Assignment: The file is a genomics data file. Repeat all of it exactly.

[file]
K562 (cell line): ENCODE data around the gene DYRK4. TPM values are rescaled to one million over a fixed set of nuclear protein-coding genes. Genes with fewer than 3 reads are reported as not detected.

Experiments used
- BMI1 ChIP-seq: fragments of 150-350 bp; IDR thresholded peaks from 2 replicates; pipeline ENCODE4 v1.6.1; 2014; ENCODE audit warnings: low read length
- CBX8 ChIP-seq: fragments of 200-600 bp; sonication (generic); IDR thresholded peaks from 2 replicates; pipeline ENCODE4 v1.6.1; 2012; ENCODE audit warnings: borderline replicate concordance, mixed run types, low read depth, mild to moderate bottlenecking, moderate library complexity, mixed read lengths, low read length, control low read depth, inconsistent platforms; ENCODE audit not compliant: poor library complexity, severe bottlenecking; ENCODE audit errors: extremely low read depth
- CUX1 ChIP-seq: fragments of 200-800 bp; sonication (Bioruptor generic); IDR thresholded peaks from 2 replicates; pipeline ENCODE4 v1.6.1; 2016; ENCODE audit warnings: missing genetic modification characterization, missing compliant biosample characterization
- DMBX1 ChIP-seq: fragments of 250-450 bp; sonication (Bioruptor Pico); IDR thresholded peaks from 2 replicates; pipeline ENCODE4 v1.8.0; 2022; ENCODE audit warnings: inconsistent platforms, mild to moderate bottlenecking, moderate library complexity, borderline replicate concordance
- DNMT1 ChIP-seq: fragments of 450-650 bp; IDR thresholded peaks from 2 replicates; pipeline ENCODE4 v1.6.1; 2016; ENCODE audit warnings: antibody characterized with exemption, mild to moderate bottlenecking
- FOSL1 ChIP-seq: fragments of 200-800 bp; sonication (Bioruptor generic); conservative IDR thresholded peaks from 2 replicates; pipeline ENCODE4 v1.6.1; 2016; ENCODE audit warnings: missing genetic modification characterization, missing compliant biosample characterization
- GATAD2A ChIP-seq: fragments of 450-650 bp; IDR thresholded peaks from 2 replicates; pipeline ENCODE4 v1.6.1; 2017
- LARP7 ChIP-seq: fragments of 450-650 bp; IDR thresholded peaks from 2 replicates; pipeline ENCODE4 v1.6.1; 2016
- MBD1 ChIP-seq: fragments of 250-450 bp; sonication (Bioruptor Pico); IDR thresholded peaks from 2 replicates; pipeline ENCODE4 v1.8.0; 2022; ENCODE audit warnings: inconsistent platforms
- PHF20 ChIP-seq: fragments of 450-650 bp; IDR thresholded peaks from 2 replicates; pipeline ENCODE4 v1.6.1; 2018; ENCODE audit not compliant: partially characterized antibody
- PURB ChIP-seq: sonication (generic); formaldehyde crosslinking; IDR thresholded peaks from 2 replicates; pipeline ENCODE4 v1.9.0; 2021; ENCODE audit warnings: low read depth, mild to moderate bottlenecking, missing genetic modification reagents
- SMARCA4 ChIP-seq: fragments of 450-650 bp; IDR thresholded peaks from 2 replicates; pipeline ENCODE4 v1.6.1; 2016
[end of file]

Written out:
K562 (cell line): ENCODE data around the gene DYRK4. TPM values are rescaled to one million over a fixed set of nuclear protein-coding genes. Genes with fewer than 3 reads are reported as not detected.

Experiments used
- BMI1 ChIP-seq: fragments of 150-350 bp; IDR thresholded peaks from 2 replicates; pipeline ENCODE4 v1.6.1; 2014; ENCODE audit warnings: low read length
- CBX8 ChIP-seq: fragments of 200-600 bp; sonication (generic); IDR thresholded peaks from 2 replicates; pipeline ENCODE4 v1.6.1; 2012; ENCODE audit warnings: borderline replicate concordance, mixed run types, low read depth, mild to moderate bottlenecking, moderate library complexity, mixed read lengths, low read length, control low read depth, inconsistent platforms; ENCODE audit not compliant: poor library complexity, severe bottlenecking; ENCODE audit errors: extremely low read depth
- CUX1 ChIP-seq: fragments of 200-800 bp; sonication (Bioruptor generic); IDR thresholded peaks from 2 replicates; pipeline ENCODE4 v1.6.1; 2016; ENCODE audit warnings: missing genetic modification characterization, missing compliant biosample characterization
- DMBX1 ChIP-seq: fragments of 250-450 bp; sonication (Bioruptor Pico); IDR thresholded peaks from 2 replicates; pipeline ENCODE4 v1.8.0; 2022; ENCODE audit warnings: inconsistent platforms, mild to moderate bottlenecking, moderate library complexity, borderline replicate concordance
- DNMT1 ChIP-seq: fragments of 450-650 bp; IDR thresholded peaks from 2 replicates; pipeline ENCODE4 v1.6.1; 2016; ENCODE audit warnings: antibody characterized with exemption, mild to moderate bottlenecking
- FOSL1 ChIP-seq: fragments of 200-800 bp; sonication (Bioruptor generic); conservative IDR thresholded peaks from 2 replicates; pipeline ENCODE4 v1.6.1; 2016; ENCODE audit warnings: missing genetic modification characterization, missing compliant biosample characterization
- GATAD2A ChIP-seq: fragments of 450-650 bp; IDR thresholded peaks from 2 replicates; pipeline ENCODE4 v1.6.1; 2017
- LARP7 ChIP-seq: fragments of 450-650 bp; IDR thresholded peaks from 2 replicates; pipeline ENCODE4 v1.6.1; 2016
- MBD1 ChIP-seq: fragments of 250-450 bp; sonication (Bioruptor Pico); IDR thresholded peaks from 2 replicates; pipeline ENCODE4 v1.8.0; 2022; ENCODE audit warnings: inconsistent platforms
- PHF20 ChIP-seq: fragments of 450-650 bp; IDR thresholded peaks from 2 replicates; pipeline ENCODE4 v1.6.1; 2018; ENCODE audit not compliant: partially characterized antibody
- PURB ChIP-seq: sonication (generic); formaldehyde crosslinking; IDR thresholded peaks from 2 replicates; pipeline ENCODE4 v1.9.0; 2021; ENCODE audit warnings: low read depth, mild to moderate bottlenecking, missing genetic modification reagents
- SMARCA4 ChIP-seq: fragments of 450-650 bp; IDR thresholded peaks from 2 replicates; pipeline ENCODE4 v1.6.1; 2016